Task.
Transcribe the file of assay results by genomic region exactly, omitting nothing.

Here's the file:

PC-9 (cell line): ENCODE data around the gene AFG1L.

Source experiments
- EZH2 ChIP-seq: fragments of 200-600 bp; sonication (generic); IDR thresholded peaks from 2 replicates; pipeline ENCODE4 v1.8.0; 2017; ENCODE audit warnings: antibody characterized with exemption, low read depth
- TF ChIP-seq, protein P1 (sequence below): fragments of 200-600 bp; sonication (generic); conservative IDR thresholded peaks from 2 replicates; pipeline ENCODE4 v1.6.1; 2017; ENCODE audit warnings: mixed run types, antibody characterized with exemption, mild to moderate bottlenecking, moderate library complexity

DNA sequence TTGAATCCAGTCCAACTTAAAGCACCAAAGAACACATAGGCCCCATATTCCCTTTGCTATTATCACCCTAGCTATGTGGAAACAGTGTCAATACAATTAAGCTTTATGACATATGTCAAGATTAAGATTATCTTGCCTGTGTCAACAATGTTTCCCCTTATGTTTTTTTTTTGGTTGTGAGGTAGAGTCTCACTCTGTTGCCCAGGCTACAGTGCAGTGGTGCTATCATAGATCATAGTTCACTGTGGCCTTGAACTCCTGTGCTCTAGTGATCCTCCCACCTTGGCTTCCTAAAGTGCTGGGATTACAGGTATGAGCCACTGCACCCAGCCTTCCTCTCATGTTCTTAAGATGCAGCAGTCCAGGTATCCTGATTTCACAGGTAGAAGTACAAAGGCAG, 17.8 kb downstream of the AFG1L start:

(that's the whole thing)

PC-9 (cell line): ENCODE data around the gene AFG1L.

Source experiments
- EZH2 ChIP-seq: fragments of 200-600 bp; sonication (generic); IDR thresholded peaks from 2 replicates; pipeline ENCODE4 v1.8.0; 2017; ENCODE audit warnings: antibody characterized with exemption, low read depth
- TF ChIP-seq, protein P1 (sequence below): fragments of 200-600 bp; sonication (generic); conservative IDR thresholded peaks from 2 replicates; pipeline ENCODE4 v1.6.1; 2017; ENCODE audit warnings: mixed run types, antibody characterized with exemption, mild to moderate bottlenecking, moderate library complexity

DNA sequence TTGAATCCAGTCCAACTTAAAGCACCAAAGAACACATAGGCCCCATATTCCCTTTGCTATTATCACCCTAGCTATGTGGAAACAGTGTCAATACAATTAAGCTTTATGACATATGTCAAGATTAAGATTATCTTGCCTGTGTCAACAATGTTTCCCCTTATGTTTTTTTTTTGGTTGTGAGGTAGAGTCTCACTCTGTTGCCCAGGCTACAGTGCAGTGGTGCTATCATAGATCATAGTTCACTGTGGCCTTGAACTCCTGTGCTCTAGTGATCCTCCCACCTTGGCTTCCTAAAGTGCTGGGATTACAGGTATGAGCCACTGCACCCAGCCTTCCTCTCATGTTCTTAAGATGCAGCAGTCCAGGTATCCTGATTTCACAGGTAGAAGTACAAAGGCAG, 17.8 kb downstream of the AFG1L start: